Floating the river, seeking an old friend

If you drive north on Route 30, the road wanders along the Sacandaga River. Just before reaching Speculator, there’s a scenic pull off on the right. There, across Duck Bay, lie the Siamese Ponds Wilderness and the Kunjamuk River. All of the area accessible by roads belongs to Lyme Paper Company and is open to the public. I spent many years hunting, fishing and hiking in that area. Many of those adventures involved canoeing down the Kunjamuk.

My first trip down the river was in search of the large brown trout that inhabit the river. Old John Voldron and I made the trip when the water was high enough to float over the numerous beaver dams that crossed the river. Using a silver Sacandaga spoon and a night crawler, we’d cast along the banks, hoping to get a hit. I think it was about my third cast when I hooked a fat, 16-inch trout. We took three or four nice browns before overturning on a submerged log.

Wet or not, there was no turning back. We had to continue downstream to the next bridge where we had left one of our vehicles.

My next attempt on the river was during the early bear season one fall. An old-timer told me that the bears really like to feed on the skunk cabbage on the river flats, so we headed out one Saturday for a float. As we drifted silently along we rounded bends and found small, quiet backwaters. Those areas were covered with flights of ducks heading south for the winter. When we got closer to the mouth of the river, we got a quick glimpse of a bear. The problem was, he saw or heard us first and was heading for high ground with no possibility of a shot. Those ducks, however, gave us another reason to return to the river.

Duck season opened, and we headed back to the Kunjamuk. The water was low, so we decided to put in at Duck Bay and paddle up the river, carefully checking out all those bends and backwaters. At one point we heard some ducks just over the stream bank. I was in the front of the canoe and got ready to step out and scramble up the bank, hoping to get a shot.

Once again, things didn’t go as planned.

I assumed that the water was shallow where I stepped from the canoe. It wasn’t. My foot went right out of sight. I instantly lost my balance and ended up in the deep water. When I fell, I lost my shotgun. After climbing onto the shore, I removed my coat and waders and dove down several times before finding my gun.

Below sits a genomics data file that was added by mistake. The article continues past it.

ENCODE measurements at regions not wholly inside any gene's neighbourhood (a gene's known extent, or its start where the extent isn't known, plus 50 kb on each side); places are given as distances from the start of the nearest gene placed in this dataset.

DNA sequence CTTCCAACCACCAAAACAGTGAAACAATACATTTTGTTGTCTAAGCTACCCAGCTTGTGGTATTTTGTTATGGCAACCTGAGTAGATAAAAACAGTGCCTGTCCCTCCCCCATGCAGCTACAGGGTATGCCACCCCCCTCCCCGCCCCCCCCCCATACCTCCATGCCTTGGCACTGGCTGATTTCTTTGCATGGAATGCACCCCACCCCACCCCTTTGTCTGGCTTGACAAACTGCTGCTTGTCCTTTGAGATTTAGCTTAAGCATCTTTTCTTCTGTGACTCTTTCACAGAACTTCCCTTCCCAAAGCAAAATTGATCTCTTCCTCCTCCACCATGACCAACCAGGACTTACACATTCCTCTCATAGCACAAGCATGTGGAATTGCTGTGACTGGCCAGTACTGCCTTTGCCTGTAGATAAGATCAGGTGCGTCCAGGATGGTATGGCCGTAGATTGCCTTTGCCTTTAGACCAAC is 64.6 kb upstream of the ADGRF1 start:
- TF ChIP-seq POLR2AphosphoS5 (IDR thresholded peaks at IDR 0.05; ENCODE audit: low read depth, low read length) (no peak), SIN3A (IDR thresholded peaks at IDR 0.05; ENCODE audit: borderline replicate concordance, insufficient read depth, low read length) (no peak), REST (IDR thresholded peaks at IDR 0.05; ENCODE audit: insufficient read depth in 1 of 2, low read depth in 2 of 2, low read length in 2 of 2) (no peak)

Another time, we were again duck hunting on the river. A friend of mine and I stayed at a narrow section of Elm Lake while Don and his father went upstream to the next bridge. They would float the river and push the ducks downstream to us. Four hours later, they finally showed up. The water was too low and the numerous log jams and beaver dams made the float just about impossible. They did move some ducks, though. Two mallards came flying at mach speed down out of the timber, heading right at us. Fred and I each shot twice, missing them both.

You don’t have to hunt or fish to float the river and enjoy the area. It’s a beautiful scenic trip. I’ve been told that the river is open most of the way from Elm Lake to Duck Bay. Turn off Route 30 at Speculator and head up East Road. A few miles up the river you’ll see Elm Lake. Put in there and head back down to civilization. It’s best to leave a car where you’ll end your journey.

For those who are into other sports, all the roads on the paper company’s land make great mountain biking trails. You can get a map at some of the stores in town.

East Road finally dead ends about nine miles in. Many years ago it was the main road to Indian Lake. There’s a well-marked hiking trail from the parking area ending at Long Pond. If you hit it right, there are some beautiful brook trout in that backcountry pond. But trust me… they aren’t easy to catch.

I spent many years hunting the mountains, floating the river and fishing the ponds in Kunjamuk country. Old John took me there when I first moved to Wells and taught me so much about the wilderness. Every time I return, I see his spirit in the shadows and hear his tall tales and wilderness wisdom whispering in the breeze. Memories of that country will be with me forever.

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